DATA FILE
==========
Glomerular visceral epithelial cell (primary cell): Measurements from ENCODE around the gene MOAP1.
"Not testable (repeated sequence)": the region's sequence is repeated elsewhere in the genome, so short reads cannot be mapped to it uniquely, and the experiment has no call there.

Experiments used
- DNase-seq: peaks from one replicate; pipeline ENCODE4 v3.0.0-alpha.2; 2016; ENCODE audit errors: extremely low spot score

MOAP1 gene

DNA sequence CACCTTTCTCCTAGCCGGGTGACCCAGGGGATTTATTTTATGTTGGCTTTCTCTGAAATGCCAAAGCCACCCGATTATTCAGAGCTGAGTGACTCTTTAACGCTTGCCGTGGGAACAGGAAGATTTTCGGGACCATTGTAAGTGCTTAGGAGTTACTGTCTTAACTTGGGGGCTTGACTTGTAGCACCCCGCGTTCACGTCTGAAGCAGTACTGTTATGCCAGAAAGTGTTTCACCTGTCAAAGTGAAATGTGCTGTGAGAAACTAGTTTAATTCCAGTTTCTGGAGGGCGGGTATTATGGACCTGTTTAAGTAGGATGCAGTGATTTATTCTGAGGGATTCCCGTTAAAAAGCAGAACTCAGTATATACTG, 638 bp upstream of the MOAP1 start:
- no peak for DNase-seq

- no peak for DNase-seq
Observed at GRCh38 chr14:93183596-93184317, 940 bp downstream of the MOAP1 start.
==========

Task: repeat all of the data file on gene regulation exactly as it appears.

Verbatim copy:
Glomerular visceral epithelial cell (primary cell): Measurements from ENCODE around the gene MOAP1.
"Not testable (repeated sequence)": the region's sequence is repeated elsewhere in the genome, so short reads cannot be mapped to it uniquely, and the experiment has no call there.

Experiments used
- DNase-seq: peaks from one replicate; pipeline ENCODE4 v3.0.0-alpha.2; 2016; ENCODE audit errors: extremely low spot score

MOAP1 gene

DNA sequence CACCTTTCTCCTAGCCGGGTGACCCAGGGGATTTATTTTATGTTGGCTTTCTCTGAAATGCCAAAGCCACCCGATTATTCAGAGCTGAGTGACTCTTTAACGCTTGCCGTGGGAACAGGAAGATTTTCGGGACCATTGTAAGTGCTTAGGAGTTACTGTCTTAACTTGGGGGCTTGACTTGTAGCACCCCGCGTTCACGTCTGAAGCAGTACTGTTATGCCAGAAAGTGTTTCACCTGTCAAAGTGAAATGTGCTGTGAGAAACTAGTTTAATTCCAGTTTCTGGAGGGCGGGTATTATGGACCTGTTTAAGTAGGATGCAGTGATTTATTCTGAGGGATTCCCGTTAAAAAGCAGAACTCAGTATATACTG, 638 bp upstream of the MOAP1 start:
- no peak for DNase-seq

- no peak for DNase-seq
Observed at GRCh38 chr14:93183596-93184317, 940 bp downstream of the MOAP1 start.